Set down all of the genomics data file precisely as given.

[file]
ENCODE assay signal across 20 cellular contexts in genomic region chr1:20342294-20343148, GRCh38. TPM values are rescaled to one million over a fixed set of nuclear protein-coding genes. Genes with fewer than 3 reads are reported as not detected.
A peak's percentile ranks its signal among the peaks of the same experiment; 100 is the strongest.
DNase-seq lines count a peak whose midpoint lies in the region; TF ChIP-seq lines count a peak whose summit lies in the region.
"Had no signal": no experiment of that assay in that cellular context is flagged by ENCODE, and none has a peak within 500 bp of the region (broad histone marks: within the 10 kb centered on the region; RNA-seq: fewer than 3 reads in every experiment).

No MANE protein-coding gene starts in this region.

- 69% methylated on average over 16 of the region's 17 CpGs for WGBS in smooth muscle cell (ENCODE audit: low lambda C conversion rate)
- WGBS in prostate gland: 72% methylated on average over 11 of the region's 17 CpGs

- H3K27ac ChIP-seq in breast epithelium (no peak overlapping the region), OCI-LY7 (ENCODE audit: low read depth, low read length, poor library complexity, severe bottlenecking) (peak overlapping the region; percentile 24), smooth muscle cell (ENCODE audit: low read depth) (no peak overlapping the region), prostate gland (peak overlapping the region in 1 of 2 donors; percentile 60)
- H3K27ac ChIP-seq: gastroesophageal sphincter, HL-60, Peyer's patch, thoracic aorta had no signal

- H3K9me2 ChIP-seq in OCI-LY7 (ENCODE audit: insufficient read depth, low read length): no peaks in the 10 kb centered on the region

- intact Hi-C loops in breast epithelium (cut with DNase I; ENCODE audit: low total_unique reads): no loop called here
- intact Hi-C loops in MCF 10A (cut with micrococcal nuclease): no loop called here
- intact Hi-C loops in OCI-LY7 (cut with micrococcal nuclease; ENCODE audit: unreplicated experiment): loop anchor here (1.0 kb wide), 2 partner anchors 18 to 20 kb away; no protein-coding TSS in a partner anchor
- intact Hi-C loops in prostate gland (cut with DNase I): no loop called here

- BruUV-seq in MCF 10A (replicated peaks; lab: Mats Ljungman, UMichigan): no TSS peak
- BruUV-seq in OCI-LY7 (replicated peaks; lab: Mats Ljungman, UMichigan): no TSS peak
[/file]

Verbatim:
ENCODE assay signal across 20 cellular contexts in genomic region chr1:20342294-20343148, GRCh38. TPM values are rescaled to one million over a fixed set of nuclear protein-coding genes. Genes with fewer than 3 reads are reported as not detected.
A peak's percentile ranks its signal among the peaks of the same experiment; 100 is the strongest.
DNase-seq lines count a peak whose midpoint lies in the region; TF ChIP-seq lines count a peak whose summit lies in the region.
"Had no signal": no experiment of that assay in that cellular context is flagged by ENCODE, and none has a peak within 500 bp of the region (broad histone marks: within the 10 kb centered on the region; RNA-seq: fewer than 3 reads in every experiment).

No MANE protein-coding gene starts in this region.

- 69% methylated on average over 16 of the region's 17 CpGs for WGBS in smooth muscle cell (ENCODE audit: low lambda C conversion rate)
- WGBS in prostate gland: 72% methylated on average over 11 of the region's 17 CpGs

- H3K27ac ChIP-seq in breast epithelium (no peak overlapping the region), OCI-LY7 (ENCODE audit: low read depth, low read length, poor library complexity, severe bottlenecking) (peak overlapping the region; percentile 24), smooth muscle cell (ENCODE audit: low read depth) (no peak overlapping the region), prostate gland (peak overlapping the region in 1 of 2 donors; percentile 60)
- H3K27ac ChIP-seq: gastroesophageal sphincter, HL-60, Peyer's patch, thoracic aorta had no signal

- H3K9me2 ChIP-seq in OCI-LY7 (ENCODE audit: insufficient read depth, low read length): no peaks in the 10 kb centered on the region

- intact Hi-C loops in breast epithelium (cut with DNase I; ENCODE audit: low total_unique reads): no loop called here
- intact Hi-C loops in MCF 10A (cut with micrococcal nuclease): no loop called here
- intact Hi-C loops in OCI-LY7 (cut with micrococcal nuclease; ENCODE audit: unreplicated experiment): loop anchor here (1.0 kb wide), 2 partner anchors 18 to 20 kb away; no protein-coding TSS in a partner anchor
- intact Hi-C loops in prostate gland (cut with DNase I): no loop called here

- BruUV-seq in MCF 10A (replicated peaks; lab: Mats Ljungman, UMichigan): no TSS peak
- BruUV-seq in OCI-LY7 (replicated peaks; lab: Mats Ljungman, UMichigan): no TSS peak